CES 2019: AMD's Radeon 7 pushes PC gaming to 'the bleeding edge'

AMD's new GPU helps push 4K and frame rates to new levels -- and it launches for $699 this February.

Abrar Al-Heeti Technology Reporter
Abrar Al-Heeti is a technology reporter for CNET, with an interest in phones, streaming, internet trends, entertainment, pop culture and digital accessibility. She's also worked for CNET's video, culture and news teams. She graduated with bachelor's and master's degrees in journalism from the University of Illinois at Urbana-Champaign. Though Illinois is home, she now loves San Francisco -- steep inclines and all.
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2 min read

AMD President and CEO Lisa Su unveils the Radeon VII, the world's first 7nm gaming GPU.

James Martin/CNET

CES 2019 marks the first time AMD has ever given a keynote at the international trade show -- so naturally, you'd expect the company's debut conference to be packed. On Wednesday morning, AMD President and CEO Lisa Su didn't disappoint, talking up the company's upcoming third-gen Ryzen desktop CPUs, the new Epyc Rome chips for data centers and how, in partnership with Acer and HP , it debuted the first ever AMD-powered Chromebooks

AMD's biggest announcement of the show, however, is clearly the Radeon VII: The world's first 7-nanometer  gaming graphics card.

Thinking about an upgrade? Expect a Vega-based GPU with 16GB of HBM2 memory and over 1TBps of bandwidth. Basically, enough horsepower that the company feels comfortable making some big promises.

At a separate press conference at CES 2019, Nvidia CEO Jensen Huang threw some shade at AMD, calling the announcement underwhelming.

Su, in a follow-up interview after the keynote, said she was confident about her products.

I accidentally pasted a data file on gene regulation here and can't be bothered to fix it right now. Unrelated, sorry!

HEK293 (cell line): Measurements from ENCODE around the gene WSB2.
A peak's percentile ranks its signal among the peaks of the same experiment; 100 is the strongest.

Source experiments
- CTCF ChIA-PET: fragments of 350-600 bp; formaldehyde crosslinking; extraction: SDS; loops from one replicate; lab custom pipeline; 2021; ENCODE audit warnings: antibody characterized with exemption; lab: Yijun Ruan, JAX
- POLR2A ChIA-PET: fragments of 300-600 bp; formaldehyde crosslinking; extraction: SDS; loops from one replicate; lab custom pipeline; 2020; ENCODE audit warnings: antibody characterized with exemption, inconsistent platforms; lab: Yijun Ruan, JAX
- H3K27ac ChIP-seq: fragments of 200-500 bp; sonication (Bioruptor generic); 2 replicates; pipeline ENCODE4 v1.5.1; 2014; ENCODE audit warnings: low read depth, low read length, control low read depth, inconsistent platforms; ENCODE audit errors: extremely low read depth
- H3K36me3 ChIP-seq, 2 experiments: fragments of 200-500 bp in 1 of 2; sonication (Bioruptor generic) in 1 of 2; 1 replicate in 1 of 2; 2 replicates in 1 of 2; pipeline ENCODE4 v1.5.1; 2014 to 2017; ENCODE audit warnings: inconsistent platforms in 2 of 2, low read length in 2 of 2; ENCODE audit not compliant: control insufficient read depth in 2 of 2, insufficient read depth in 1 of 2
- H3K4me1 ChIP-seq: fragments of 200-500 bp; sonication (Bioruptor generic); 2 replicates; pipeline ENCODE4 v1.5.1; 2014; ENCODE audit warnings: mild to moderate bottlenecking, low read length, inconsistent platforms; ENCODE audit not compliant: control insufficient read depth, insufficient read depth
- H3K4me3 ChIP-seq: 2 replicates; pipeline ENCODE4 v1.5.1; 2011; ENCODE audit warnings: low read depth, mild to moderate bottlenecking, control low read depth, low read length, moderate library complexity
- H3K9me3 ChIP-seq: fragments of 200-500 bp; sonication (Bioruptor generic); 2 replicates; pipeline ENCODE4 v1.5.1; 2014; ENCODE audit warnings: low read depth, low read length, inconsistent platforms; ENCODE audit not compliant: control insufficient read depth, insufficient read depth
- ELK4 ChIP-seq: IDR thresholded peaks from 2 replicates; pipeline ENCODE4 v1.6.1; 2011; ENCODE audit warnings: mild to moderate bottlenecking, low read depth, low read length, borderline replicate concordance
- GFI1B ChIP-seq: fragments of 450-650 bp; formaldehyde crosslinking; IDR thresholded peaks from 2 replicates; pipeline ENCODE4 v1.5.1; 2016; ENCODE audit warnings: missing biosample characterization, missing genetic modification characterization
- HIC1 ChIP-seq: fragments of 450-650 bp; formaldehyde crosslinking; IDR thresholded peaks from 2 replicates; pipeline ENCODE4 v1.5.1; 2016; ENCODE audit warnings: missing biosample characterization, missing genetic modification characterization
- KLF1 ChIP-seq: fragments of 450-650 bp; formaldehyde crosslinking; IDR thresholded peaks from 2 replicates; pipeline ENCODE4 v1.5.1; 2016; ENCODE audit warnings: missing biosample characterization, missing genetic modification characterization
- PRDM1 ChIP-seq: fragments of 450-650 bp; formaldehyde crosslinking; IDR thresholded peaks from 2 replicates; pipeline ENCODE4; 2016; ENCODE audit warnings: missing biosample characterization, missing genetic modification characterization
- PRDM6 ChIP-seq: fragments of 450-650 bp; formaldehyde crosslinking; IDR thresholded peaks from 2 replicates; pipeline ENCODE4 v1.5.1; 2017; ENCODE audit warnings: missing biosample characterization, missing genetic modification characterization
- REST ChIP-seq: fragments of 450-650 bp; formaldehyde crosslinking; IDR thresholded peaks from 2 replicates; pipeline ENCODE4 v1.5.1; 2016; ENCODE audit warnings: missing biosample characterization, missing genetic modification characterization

"When people see all the specs and nitty gritty details, you'll find we're very competitive," she said on Wednesday at the Palazzo Hotel in Las Vegas.

"It's a high-end card for those operating on the bleeding edge."

AMD says the Radeon VII will boost performance by 29 percent in games like Battlefield V, up to 25 percent for esports titles and as much as 40 percent in games that support Vulkan. The company says users who rely on programs like Adobe Premiere and Blender should get a notable bump in performance as well. 

Watch this: AMD announces new high-end GPU for gamers

To prove this point, AMD trotted out a 4K demo of Devil May Cry 5 during the conference. We don't have the full benchmark for how the game performed, but it was gorgeous at a glance. Su says the 4K demo was running "well above" 60 fps -- leaving no doubt that the new GPU will be able to handle Dante's next adventure when it launches later this year.

The Radeon VII is due to launch on Feb. 7 at an MSRP of $699 (roughly £550 or AU$975). It's not the most expensive GPU on the market right there (hi, Nvidia ), but you can still breathe easy if it leaves you with a light pocketbook: Radeon VII buyers will also get copies of The Division 2, Capcom's upcoming Resident Evil 2 remake and Devil May Cry 5.

First published at 10:16 a.m. PT.
Update at 1:36 p.m. PT: Includes additional CEO quotes.

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